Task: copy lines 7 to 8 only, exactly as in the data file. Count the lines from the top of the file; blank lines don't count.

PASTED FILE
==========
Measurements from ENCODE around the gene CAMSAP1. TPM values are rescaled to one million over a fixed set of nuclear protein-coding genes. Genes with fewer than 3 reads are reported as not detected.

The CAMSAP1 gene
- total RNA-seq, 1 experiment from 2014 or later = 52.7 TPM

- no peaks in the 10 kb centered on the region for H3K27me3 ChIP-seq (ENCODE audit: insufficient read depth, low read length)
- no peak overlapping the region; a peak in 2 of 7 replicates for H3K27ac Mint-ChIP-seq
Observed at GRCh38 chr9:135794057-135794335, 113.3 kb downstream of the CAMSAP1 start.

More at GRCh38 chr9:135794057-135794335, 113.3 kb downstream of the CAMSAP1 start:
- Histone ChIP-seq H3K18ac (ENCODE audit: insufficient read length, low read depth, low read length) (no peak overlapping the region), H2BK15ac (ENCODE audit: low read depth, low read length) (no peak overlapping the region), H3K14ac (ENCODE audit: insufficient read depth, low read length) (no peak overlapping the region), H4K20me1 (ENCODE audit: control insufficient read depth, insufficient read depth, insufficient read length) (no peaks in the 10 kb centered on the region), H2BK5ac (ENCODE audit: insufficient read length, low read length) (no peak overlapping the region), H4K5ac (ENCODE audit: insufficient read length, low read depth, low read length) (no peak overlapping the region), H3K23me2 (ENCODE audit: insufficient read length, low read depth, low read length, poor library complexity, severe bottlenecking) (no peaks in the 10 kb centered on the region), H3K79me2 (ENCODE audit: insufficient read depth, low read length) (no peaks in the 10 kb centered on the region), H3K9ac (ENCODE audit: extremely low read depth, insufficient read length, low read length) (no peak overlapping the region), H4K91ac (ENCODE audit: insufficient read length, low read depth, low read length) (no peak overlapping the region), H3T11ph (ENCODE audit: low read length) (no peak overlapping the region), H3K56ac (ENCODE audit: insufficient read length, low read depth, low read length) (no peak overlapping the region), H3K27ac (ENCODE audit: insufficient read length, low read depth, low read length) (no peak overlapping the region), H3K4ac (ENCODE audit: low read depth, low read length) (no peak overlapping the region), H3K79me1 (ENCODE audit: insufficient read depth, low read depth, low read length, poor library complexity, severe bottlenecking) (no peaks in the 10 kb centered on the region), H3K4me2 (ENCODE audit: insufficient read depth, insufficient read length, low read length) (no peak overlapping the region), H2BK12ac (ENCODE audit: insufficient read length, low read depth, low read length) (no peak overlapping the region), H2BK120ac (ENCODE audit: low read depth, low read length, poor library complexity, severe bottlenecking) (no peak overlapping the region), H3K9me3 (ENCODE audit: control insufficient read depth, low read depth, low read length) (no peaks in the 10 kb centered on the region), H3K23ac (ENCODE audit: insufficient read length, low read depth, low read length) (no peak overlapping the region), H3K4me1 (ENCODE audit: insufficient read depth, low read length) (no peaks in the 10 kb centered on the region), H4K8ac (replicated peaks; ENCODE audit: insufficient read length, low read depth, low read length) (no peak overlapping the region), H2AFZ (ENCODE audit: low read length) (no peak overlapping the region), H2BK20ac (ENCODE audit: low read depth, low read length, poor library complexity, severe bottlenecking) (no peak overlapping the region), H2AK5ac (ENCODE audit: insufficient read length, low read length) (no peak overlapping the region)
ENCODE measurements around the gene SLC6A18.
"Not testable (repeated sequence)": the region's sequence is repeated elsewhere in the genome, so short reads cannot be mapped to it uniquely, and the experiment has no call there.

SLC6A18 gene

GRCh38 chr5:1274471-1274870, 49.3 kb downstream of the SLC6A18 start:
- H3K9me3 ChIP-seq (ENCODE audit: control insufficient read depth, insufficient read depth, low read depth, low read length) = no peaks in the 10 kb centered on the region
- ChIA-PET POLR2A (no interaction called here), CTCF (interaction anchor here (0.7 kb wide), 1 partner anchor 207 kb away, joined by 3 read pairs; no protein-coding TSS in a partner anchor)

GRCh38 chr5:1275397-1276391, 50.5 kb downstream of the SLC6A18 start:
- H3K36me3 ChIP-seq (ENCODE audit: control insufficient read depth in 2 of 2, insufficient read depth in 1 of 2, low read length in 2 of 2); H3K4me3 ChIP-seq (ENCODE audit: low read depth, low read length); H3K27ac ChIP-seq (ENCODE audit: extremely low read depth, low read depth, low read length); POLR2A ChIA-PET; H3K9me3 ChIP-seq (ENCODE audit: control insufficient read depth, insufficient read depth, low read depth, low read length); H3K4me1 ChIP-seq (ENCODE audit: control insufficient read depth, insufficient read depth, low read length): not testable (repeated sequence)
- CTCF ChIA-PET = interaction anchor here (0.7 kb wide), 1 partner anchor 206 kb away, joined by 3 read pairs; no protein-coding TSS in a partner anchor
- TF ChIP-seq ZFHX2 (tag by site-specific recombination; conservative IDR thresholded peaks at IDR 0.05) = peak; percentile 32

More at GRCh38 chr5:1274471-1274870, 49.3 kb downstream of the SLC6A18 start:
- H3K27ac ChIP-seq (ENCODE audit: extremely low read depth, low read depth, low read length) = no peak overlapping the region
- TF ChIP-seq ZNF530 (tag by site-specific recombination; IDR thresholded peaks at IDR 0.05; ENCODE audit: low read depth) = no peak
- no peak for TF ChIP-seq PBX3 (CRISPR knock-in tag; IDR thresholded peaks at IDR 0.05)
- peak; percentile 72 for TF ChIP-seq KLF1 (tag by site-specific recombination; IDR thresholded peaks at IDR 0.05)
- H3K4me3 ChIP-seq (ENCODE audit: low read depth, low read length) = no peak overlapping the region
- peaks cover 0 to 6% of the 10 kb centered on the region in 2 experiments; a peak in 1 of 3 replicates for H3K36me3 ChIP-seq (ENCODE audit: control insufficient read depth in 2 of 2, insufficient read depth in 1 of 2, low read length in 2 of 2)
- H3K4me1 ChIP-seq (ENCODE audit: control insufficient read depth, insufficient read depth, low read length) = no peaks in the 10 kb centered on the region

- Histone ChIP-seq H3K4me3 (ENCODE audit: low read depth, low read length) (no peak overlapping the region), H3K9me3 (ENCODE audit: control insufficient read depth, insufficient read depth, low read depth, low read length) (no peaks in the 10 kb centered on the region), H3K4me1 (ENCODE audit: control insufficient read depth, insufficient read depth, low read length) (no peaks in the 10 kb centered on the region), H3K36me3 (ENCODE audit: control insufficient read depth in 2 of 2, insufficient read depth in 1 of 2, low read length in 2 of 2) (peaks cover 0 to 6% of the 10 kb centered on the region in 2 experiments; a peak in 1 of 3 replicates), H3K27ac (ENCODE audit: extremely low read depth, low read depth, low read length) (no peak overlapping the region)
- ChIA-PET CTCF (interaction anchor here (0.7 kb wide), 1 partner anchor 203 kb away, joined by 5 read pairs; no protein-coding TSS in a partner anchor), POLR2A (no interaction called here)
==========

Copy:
More at GRCh38 chr9:135794057-135794335, 113.3 kb downstream of the CAMSAP1 start:
- Histone ChIP-seq H3K18ac (ENCODE audit: insufficient read length, low read depth, low read length) (no peak overlapping the region), H2BK15ac (ENCODE audit: low read depth, low read length) (no peak overlapping the region), H3K14ac (ENCODE audit: insufficient read depth, low read length) (no peak overlapping the region), H4K20me1 (ENCODE audit: control insufficient read depth, insufficient read depth, insufficient read length) (no peaks in the 10 kb centered on the region), H2BK5ac (ENCODE audit: insufficient read length, low read length) (no peak overlapping the region), H4K5ac (ENCODE audit: insufficient read length, low read depth, low read length) (no peak overlapping the region), H3K23me2 (ENCODE audit: insufficient read length, low read depth, low read length, poor library complexity, severe bottlenecking) (no peaks in the 10 kb centered on the region), H3K79me2 (ENCODE audit: insufficient read depth, low read length) (no peaks in the 10 kb centered on the region), H3K9ac (ENCODE audit: extremely low read depth, insufficient read length, low read length) (no peak overlapping the region), H4K91ac (ENCODE audit: insufficient read length, low read depth, low read length) (no peak overlapping the region), H3T11ph (ENCODE audit: low read length) (no peak overlapping the region), H3K56ac (ENCODE audit: insufficient read length, low read depth, low read length) (no peak overlapping the region), H3K27ac (ENCODE audit: insufficient read length, low read depth, low read length) (no peak overlapping the region), H3K4ac (ENCODE audit: low read depth, low read length) (no peak overlapping the region), H3K79me1 (ENCODE audit: insufficient read depth, low read depth, low read length, poor library complexity, severe bottlenecking) (no peaks in the 10 kb centered on the region), H3K4me2 (ENCODE audit: insufficient read depth, insufficient read length, low read length) (no peak overlapping the region), H2BK12ac (ENCODE audit: insufficient read length, low read depth, low read length) (no peak overlapping the region), H2BK120ac (ENCODE audit: low read depth, low read length, poor library complexity, severe bottlenecking) (no peak overlapping the region), H3K9me3 (ENCODE audit: control insufficient read depth, low read depth, low read length) (no peaks in the 10 kb centered on the region), H3K23ac (ENCODE audit: insufficient read length, low read depth, low read length) (no peak overlapping the region), H3K4me1 (ENCODE audit: insufficient read depth, low read length) (no peaks in the 10 kb centered on the region), H4K8ac (replicated peaks; ENCODE audit: insufficient read length, low read depth, low read length) (no peak overlapping the region), H2AFZ (ENCODE audit: low read length) (no peak overlapping the region), H2BK20ac (ENCODE audit: low read depth, low read length, poor library complexity, severe bottlenecking) (no peak overlapping the region), H2AK5ac (ENCODE audit: insufficient read length, low read length) (no peak overlapping the region)